The state of Texas takes DWI offenses extremely seriously, and the financial penalties are severe, even for first time offenders. DWIs are the most commonly committed crimes in the United States, but most of the time they are committed by average ‘non-criminal’ citizens. But make no mistake, if you are charged with a DWI, even if it is your first offense, you will be treated and prosecuted like a criminal.
This is why you need to arm yourself with the facts and be absolutely clear about what you’re up against. Charges and Penalties for 1st Offense DWI in Texas First offense DWIs are deemed to be Class “B” misdemeanors by the state of Texas. This means that if you are convicted, you will most likely be looking at a fine of up to $2,000, as well as up to 180 days in county jail. However, it is crucial to understand that this is the minimum charge that can be leveled against you.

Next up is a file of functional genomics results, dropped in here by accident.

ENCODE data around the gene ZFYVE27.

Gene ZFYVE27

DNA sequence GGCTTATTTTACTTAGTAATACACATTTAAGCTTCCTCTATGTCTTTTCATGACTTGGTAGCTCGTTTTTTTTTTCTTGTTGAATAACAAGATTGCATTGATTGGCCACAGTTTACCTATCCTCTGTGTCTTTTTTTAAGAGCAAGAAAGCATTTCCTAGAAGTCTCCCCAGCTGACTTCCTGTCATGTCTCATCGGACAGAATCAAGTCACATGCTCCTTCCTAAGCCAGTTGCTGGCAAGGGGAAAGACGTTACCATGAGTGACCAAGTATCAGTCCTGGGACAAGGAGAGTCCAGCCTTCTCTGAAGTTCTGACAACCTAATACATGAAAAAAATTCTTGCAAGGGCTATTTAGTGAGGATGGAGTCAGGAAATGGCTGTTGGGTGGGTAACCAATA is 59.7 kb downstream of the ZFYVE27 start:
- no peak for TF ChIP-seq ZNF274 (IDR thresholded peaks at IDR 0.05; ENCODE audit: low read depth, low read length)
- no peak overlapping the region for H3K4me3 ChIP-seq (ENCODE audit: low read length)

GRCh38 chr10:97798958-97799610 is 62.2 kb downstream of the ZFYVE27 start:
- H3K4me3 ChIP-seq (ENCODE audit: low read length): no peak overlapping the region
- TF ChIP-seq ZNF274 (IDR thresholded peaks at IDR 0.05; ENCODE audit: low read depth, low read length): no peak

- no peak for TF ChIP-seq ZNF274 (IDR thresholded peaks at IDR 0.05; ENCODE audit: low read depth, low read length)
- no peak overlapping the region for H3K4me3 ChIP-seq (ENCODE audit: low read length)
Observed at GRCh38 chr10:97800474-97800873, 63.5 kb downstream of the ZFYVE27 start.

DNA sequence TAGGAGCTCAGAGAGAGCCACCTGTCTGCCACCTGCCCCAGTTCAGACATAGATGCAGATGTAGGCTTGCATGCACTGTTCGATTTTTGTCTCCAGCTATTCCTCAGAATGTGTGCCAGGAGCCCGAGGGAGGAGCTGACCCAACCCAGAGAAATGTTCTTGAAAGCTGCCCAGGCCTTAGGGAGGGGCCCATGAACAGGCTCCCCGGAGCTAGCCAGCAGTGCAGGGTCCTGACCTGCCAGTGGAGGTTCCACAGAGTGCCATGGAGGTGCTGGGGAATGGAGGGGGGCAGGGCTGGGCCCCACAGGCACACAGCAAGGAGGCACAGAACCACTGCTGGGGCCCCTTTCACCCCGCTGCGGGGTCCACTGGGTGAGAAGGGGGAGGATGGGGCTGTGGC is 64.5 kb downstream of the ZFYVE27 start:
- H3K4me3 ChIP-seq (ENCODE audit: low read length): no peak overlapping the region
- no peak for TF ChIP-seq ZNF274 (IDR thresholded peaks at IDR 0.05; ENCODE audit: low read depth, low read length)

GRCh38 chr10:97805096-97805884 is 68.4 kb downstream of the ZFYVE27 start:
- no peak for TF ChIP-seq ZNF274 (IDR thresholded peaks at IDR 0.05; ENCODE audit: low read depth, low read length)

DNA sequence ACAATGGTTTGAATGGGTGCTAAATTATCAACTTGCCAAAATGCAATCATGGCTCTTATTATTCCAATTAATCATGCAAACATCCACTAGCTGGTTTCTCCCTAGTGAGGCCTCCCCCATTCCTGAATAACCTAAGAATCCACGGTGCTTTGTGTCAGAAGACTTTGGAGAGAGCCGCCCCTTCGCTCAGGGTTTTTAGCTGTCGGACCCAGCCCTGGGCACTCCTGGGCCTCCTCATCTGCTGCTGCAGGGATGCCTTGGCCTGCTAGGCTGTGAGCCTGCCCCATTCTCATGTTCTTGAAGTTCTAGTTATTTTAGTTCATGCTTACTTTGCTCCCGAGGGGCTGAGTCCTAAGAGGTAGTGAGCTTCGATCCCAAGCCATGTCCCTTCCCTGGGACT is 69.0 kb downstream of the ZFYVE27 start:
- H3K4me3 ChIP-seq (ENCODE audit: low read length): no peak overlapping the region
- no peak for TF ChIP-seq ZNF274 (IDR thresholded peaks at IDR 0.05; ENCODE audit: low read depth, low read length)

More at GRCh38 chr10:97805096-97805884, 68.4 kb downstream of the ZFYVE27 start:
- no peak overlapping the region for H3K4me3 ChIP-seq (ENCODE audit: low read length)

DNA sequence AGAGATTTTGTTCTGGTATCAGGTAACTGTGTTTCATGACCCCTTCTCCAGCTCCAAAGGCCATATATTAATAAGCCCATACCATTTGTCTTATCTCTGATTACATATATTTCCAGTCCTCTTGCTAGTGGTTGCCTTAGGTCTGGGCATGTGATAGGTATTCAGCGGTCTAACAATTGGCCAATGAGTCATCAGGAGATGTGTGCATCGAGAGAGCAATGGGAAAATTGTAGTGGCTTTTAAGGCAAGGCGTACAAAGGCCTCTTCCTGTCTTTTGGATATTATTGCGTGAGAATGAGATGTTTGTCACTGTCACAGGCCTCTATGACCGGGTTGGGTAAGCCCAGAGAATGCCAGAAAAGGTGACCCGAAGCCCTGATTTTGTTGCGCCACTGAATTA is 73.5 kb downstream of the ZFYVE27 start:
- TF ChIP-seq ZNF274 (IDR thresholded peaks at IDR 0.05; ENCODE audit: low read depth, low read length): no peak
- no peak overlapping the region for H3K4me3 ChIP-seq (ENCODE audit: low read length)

DWI law is incredibly nuanced and can get complicated quickly, so it is essential you understand the details of your particular case. For instance, what can complicate your situation with a first offense DWI – and escalate the penalties, fees and jail time – is if you happen to be involved in any of the following: DWI .15 and above – If you submit to a blood or breath test and the results come back with a blood alcohol concentration (BAC) of .
15 or over, your charge could be escalated to a Class “A” misdemeanor. The fine for this charge is up to $4,000, and carries with it the possibility of up to 1 year in county jail. Under Texas law, if you are convicted of this category of DWI, you may even have to submit to having an Ignition Interlock Device (essentially a breathalyzer for your car, which prevents a vehicle from starting if the driver is intoxicated) installed in your vehicle.
DWI with a passenger under the age of 15 – If you happen to be stopped and found to be intoxicated with a minor in your car (even if it is your own child), your first offense DWI immediately escalates to a felony. This charge carries a fine of up to $10,000, with a possible 180 days to 2 years in a state jail. Intoxication assault – If you seriously injure another person while intoxicated, the charge is classed as a third-degree felony, which carries a penalty of between 2 and 10 years in state jails and a fine of up to $10,000.